Yet my ashes came with a muddling of the least common blessings. The rarity stood out in stark contrast to the more settling humility enducing statement. Here I was asked to consider my sin.

I have always felt different.

Where others have a calm and consistent manner, I have a storm raging within. Where others find following the crowd conforting, I find conformity unsettling. Questions are my constant companion, and discovery seems ever elusive. Even my salvation is one that seems an engagement in wrestling, wrestling down the illusions without, the demons within, and the constant dissatisfaction to change that which is wrong and make it right.

This was not news to me, that God would angle me toward the one minister in the church delivering the alternative ash blessing. Or maybe, she was prompted to give the harsher termed one, more often heard in medieval churches than in modern, the one that left little to the imagination, just for me. This was just like God to ask so much more of me than he seemed to ask of everyone else.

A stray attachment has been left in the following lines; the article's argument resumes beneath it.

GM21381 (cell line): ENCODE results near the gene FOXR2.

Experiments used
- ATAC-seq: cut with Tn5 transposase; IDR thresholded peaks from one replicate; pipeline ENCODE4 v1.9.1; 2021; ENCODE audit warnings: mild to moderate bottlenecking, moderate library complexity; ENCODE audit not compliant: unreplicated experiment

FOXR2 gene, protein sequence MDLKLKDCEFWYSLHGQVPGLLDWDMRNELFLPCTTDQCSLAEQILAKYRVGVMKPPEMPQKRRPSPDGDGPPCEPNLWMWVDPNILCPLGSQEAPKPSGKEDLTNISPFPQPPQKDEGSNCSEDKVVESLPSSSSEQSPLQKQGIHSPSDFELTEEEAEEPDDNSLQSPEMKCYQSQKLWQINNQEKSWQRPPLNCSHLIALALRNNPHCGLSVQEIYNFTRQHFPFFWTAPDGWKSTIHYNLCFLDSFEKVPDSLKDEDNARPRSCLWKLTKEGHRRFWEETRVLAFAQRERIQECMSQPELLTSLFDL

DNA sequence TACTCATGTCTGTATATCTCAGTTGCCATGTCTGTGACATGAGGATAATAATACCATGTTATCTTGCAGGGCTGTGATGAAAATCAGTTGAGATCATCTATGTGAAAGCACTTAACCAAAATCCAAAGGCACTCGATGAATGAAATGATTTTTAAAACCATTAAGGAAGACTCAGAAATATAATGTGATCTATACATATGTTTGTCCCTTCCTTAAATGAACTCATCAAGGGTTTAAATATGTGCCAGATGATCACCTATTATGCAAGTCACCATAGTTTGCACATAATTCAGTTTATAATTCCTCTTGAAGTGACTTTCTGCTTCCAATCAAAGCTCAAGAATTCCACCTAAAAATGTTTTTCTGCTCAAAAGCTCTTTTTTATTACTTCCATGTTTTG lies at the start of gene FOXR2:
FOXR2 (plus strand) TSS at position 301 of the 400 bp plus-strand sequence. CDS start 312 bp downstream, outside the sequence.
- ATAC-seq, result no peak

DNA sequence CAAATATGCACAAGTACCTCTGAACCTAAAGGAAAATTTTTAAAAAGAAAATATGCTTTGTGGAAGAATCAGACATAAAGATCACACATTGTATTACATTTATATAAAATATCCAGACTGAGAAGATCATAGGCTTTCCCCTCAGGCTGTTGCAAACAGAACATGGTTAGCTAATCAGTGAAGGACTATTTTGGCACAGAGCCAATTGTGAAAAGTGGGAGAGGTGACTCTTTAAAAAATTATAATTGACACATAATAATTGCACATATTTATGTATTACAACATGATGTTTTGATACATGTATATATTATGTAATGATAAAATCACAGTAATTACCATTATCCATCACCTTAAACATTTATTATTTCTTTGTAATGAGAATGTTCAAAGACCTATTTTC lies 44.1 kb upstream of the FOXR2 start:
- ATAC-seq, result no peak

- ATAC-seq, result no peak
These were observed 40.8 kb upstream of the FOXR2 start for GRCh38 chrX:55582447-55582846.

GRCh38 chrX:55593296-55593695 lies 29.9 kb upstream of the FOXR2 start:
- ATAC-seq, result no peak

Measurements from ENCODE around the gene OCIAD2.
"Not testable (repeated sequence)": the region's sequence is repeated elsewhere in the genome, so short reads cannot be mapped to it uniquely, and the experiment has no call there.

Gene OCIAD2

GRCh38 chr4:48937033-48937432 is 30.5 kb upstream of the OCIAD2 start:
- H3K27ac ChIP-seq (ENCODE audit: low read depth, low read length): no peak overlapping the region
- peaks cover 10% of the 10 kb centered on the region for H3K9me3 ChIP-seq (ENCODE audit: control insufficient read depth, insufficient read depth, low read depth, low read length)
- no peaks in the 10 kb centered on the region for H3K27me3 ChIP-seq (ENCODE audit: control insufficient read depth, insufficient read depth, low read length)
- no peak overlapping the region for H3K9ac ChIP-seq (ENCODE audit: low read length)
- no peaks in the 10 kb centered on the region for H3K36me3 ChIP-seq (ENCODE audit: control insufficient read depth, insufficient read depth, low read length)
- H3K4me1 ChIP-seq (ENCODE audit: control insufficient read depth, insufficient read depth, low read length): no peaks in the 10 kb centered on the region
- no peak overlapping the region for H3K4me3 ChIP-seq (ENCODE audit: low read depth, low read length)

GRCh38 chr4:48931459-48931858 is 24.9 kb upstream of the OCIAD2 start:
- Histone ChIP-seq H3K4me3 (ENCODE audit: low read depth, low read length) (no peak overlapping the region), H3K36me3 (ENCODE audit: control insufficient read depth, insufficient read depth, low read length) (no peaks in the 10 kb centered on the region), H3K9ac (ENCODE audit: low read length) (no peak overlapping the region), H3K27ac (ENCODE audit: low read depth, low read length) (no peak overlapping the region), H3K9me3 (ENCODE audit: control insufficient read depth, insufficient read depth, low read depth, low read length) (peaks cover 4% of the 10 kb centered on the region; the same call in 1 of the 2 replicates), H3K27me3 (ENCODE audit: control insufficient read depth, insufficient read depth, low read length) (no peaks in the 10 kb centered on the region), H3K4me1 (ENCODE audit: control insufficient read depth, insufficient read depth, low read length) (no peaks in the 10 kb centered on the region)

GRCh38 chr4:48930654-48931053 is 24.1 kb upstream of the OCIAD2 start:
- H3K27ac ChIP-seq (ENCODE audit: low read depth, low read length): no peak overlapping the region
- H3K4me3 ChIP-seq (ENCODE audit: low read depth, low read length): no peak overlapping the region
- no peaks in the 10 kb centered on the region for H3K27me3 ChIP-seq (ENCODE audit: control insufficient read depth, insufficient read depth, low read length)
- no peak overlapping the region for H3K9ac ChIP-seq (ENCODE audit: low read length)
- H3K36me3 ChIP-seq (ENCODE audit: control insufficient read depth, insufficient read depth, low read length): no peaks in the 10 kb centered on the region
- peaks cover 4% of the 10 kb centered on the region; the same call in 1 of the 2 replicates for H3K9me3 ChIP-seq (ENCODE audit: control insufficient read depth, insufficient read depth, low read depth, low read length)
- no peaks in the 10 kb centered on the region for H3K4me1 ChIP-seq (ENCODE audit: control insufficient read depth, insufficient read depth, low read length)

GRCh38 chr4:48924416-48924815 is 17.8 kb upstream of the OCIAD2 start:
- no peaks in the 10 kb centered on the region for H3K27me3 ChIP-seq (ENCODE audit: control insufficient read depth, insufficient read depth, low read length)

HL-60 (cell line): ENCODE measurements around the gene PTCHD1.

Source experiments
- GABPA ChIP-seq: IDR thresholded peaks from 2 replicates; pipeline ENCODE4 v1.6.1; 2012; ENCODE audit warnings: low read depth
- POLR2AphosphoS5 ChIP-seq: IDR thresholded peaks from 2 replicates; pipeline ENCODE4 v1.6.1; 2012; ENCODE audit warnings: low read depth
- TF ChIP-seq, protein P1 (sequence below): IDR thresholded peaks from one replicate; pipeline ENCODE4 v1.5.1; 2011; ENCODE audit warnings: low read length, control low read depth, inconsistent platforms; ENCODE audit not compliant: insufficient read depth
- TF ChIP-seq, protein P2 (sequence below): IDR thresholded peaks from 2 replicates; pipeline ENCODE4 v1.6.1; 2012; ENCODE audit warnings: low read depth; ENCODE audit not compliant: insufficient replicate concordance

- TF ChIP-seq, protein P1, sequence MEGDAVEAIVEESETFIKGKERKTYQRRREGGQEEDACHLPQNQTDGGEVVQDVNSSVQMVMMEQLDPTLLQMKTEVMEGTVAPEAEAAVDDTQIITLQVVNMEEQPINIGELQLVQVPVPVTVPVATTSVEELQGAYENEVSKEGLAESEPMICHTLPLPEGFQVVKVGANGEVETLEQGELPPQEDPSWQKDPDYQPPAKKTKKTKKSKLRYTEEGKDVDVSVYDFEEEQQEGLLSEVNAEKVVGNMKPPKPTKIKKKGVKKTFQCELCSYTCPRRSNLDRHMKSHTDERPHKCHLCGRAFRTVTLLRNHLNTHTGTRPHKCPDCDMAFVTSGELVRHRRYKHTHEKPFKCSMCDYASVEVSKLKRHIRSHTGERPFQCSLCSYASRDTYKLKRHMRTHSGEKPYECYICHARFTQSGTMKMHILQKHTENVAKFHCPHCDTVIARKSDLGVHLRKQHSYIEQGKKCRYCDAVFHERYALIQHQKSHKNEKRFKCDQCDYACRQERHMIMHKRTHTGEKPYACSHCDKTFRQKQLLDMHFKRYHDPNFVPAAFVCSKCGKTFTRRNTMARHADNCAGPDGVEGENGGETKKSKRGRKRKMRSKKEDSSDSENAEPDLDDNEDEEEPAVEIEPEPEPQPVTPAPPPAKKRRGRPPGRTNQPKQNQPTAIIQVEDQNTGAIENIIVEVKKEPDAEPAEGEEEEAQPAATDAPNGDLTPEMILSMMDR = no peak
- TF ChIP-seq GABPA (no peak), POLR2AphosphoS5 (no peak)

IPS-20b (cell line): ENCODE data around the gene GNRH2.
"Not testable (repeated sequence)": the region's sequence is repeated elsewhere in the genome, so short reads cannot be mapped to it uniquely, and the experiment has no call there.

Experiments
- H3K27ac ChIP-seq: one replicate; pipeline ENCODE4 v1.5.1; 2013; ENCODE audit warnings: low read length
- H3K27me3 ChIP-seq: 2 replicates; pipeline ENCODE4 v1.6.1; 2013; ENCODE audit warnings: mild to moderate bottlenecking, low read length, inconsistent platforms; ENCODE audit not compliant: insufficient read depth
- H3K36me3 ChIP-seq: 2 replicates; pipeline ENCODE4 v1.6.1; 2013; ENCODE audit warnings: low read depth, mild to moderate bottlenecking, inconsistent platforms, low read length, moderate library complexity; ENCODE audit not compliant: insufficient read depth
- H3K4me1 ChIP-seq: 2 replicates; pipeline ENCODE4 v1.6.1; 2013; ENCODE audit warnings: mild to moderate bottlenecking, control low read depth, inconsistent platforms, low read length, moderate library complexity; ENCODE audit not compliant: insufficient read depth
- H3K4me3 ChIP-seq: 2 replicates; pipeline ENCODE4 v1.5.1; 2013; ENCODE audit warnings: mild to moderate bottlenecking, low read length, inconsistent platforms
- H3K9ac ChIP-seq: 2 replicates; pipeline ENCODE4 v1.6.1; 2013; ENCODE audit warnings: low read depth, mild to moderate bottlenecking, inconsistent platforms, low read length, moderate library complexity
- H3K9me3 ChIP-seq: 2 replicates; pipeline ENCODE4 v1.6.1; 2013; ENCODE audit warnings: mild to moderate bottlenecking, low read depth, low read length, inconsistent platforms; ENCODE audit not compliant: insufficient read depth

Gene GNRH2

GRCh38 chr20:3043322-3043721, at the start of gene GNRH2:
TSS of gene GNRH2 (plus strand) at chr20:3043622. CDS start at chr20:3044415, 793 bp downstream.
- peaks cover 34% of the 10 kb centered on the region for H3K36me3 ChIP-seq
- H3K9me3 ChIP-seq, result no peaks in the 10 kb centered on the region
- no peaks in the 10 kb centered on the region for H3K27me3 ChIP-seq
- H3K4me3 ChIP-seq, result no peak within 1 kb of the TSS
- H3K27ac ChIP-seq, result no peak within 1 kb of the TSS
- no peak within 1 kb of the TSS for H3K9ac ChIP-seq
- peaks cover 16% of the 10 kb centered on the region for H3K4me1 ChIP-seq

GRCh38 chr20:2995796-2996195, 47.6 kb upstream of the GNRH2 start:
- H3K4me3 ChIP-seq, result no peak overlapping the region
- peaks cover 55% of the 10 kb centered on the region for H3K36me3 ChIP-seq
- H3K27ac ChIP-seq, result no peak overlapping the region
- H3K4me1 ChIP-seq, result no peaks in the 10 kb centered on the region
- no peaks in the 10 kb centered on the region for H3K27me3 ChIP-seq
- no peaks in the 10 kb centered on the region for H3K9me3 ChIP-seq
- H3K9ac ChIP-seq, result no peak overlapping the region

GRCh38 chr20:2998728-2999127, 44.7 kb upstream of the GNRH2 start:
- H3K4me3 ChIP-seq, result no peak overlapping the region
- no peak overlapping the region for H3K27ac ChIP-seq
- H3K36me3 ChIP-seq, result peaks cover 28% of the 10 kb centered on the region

I smiled with God as I knelt. Knowingly, we spoke.

“Oh Mary Robin, Mary Robin, how often I have wished to calm your storms, but you would not have me. Turn away from sin, and hear the Good News. Repent!”

“Oh Lord, Iam but dust, and my storms are all encompassing. What can I, a mere mortal, do when I face you?”

“Hear, Turn, Repent”

Peeking up, the children beginning to kick the wood of their seats, the sound echoing through the vast cathedral ceilings. I gave myself one more minute to pause.

“I am here, I will repent of the sin of my self-sufficiency, I will turn from my belief only in what I can do. Show me the eye to my storm, how you can fix me there, and I will hear you now, I am listening”

It was less a promise than a plea, less a vow than a prayerfilled cry.

In my minds eye, I saw Him smiling at me with pleasure. Him not looking at the maddening mess of a person I supposed I was, but him pleased with the mindful servant I so desperately wanted to be.

I stood, my children rushing out the door to the light of day. Me, following, rushing into the sweet lightness of being in Him.